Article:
Scientists warn on the dangerous implications of losing Indigenous and Local Knowledge systems
An international study involving the ICTA-UAB warns about the pervasive social and ecological consequences of the destruction and suppression of the knowledge systems of Indigenous Peoples and local communities.
The paper, recently published in the Journal of Ethnobiology, draws on the knowledge of 30 Indigenous and non-Indigenous co-authors from around the world. The article is part of the “Scientists’ Warning to Humanity” series, which highlights threats to humanity caused by climate change, biodiversity loss, and other global changes.
The authors, including ICREA research professor at ICTA-UAB Victoria Reyes-García, summarize how the knowledge systems and practices of Indigenous Peoples and local communities play fundamental roles in safeguarding the biological and cultural diversity of our planet. It also documents how this knowledge is being lost at alarming rates, with dramatic social and ecological consequences.
“Although Indigenous and Local Knowledge systems are inherently adaptive and remarkably resilient, their foundations have been and continue to be compromised by colonial settlement, land dispossession, and resource extraction. The ecological and social impacts of these pressures are profound and widespread”, says Dr. Álvaro Fernández-Llamazares, from the University of Helsinki (Finland), one of the lead co-authors of the study.
The article highlights 15 strategic actions to support the efforts of Indigenous Peoples and local communities in sustaining their knowledge systems and ties to lands. Dr. Dana Lepofsky, from Simon Fraser University and co-lead author, says “We worked hard to find a balance between discussing the threats to Indigenous and local knowledge and highlighting how Indigenous Peoples and local communities are taking action to turn around these threats. Around the world, Indigenous Peoples and local communities are celebrating, protecting, and revitalizing their knowledge systems and practices. As scientists, policymakers, and global citizens, we need to support these efforts in our professional activities, in the policies of our governmental agencies, and in our personal choices.”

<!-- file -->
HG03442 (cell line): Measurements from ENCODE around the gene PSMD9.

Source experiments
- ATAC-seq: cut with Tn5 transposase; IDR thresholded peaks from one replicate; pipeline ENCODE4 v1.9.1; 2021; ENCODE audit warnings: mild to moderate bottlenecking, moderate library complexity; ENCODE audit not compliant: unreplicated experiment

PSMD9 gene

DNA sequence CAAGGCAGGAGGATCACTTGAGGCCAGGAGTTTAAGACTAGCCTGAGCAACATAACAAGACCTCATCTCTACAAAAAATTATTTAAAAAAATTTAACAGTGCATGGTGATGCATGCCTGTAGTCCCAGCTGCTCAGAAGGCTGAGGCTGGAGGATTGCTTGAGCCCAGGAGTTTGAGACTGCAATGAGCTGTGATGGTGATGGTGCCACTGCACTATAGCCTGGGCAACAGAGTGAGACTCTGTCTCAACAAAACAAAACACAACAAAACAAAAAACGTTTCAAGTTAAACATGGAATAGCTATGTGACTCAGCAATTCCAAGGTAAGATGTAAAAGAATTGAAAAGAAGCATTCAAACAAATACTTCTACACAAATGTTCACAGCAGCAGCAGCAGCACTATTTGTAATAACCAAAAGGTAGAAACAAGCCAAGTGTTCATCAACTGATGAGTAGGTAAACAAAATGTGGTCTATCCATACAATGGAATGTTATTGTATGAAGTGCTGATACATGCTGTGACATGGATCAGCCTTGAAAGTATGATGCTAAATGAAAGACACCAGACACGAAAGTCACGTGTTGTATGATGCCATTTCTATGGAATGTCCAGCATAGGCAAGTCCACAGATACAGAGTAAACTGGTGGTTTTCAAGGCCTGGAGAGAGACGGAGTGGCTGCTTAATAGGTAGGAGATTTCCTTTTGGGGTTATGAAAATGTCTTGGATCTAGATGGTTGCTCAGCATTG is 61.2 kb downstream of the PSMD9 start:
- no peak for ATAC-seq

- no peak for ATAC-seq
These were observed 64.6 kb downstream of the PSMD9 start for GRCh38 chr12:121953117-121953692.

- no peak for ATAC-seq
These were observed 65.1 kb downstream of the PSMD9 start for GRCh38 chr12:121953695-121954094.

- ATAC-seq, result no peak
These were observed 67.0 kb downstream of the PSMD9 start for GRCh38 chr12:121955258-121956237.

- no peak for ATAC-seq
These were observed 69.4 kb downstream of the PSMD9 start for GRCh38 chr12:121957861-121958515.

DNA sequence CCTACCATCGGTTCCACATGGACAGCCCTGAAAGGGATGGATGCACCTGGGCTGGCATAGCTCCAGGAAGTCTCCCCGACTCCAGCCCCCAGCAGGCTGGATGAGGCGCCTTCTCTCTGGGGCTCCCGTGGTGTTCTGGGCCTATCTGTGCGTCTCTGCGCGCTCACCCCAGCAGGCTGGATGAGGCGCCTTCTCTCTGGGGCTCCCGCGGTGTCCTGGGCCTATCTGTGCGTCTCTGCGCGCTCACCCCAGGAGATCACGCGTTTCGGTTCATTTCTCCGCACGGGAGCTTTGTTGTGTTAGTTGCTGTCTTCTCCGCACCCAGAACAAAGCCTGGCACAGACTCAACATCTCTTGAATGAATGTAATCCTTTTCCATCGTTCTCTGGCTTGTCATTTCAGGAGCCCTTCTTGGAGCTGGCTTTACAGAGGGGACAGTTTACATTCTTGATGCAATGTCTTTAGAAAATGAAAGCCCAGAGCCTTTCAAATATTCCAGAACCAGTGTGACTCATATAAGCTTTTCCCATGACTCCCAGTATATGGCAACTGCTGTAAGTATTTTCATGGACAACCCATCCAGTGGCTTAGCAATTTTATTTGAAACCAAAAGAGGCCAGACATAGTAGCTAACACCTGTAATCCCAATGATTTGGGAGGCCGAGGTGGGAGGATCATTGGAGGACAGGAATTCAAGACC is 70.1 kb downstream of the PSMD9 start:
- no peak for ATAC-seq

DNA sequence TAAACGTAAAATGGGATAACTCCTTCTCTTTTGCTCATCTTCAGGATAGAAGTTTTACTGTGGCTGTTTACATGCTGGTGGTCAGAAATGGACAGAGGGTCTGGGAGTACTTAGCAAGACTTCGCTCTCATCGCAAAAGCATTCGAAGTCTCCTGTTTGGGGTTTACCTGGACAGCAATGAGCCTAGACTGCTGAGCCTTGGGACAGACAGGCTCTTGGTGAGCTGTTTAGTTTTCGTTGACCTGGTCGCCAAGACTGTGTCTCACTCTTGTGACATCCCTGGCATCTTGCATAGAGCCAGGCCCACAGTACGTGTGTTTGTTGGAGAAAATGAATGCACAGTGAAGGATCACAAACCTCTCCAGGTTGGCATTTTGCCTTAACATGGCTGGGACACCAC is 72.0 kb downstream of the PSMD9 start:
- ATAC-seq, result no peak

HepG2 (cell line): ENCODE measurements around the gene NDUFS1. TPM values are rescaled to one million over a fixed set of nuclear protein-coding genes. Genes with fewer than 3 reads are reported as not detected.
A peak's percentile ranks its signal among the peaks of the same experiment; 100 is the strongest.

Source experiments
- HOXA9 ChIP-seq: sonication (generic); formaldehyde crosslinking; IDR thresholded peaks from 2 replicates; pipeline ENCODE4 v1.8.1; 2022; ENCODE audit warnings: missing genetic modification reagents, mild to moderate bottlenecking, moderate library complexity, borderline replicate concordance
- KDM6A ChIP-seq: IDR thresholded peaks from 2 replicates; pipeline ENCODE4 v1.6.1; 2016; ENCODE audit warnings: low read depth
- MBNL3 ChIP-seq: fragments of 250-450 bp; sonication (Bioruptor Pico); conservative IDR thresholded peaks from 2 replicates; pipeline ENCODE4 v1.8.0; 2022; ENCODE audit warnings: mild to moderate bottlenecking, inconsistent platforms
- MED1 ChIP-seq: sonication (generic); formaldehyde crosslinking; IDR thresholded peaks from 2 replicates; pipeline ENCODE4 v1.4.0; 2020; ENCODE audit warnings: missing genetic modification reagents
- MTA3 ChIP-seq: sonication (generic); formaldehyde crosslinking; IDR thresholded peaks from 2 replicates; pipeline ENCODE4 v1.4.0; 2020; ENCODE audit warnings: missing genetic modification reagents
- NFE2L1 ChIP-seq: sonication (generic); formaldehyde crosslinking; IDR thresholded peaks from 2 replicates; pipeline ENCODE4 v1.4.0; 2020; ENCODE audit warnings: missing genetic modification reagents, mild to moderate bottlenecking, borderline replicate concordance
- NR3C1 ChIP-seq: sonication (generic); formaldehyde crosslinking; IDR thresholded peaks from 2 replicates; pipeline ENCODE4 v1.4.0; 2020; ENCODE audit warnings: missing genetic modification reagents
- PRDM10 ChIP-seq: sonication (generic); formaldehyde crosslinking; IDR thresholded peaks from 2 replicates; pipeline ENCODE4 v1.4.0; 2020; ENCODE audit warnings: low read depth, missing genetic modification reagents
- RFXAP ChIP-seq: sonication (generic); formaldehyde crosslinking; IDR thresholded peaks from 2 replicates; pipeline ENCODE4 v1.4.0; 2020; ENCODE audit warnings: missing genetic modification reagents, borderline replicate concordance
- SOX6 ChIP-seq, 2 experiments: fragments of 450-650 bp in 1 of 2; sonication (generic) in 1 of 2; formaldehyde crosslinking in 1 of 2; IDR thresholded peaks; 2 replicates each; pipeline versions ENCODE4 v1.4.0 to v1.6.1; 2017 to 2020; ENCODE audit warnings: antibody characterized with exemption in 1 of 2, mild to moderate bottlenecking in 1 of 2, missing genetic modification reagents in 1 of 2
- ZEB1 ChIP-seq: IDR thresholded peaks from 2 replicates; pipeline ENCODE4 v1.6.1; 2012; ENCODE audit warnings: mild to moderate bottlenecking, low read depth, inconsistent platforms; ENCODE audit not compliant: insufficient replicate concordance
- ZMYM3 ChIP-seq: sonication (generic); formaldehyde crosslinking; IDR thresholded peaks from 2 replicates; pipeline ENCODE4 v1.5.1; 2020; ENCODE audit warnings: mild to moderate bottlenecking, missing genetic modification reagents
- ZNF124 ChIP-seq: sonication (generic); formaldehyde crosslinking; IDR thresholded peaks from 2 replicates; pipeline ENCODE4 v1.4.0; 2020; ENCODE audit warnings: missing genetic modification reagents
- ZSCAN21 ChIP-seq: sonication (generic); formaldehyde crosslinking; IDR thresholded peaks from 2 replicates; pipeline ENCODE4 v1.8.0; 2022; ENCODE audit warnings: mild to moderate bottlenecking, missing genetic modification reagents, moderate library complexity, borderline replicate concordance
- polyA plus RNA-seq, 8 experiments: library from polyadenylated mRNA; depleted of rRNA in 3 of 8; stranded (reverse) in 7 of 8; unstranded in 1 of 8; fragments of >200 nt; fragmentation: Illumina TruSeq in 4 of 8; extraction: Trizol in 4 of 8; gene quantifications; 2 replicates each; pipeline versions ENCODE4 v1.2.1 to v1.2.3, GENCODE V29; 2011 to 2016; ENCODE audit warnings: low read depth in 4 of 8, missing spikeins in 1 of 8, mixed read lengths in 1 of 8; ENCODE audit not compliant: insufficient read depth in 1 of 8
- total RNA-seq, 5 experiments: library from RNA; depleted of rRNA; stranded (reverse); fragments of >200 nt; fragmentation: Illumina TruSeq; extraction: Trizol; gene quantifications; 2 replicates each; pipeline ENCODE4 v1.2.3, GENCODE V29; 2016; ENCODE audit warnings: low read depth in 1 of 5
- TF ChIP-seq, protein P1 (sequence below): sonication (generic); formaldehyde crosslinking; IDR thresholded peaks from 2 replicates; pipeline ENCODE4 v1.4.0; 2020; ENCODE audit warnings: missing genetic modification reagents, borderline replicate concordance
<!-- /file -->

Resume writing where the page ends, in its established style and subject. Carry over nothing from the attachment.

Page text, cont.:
Victoria Reyes-García, ICREA Research professor at ICTA-UAB, one of the authors of the article who has been working on local knowledge systems emphasizes that “this research is very important because, given the many intricate ways in which social and ecological systems are connected, the loss of Indigenous and local knowledge systems has implications for biodiversity loss. In that sense, the loss of biocultural diversity (i.e., linked biological and cultural diversity) reduces the options of humanity to live and adapt to the different ecosystems in the planet, reducing our capacity to adapt to environmental crisis”.
Álvaro Fernández-Llamazares et al. 2021. Scientists’ Warning to Humanity on Threats to Indigenous and Local Knowledge Systems, Journal of Ethnobiology 41(2): 144-171
This information is related to the following SDG
- Life on land
- Reduced inequalities
- Responsible consumption and production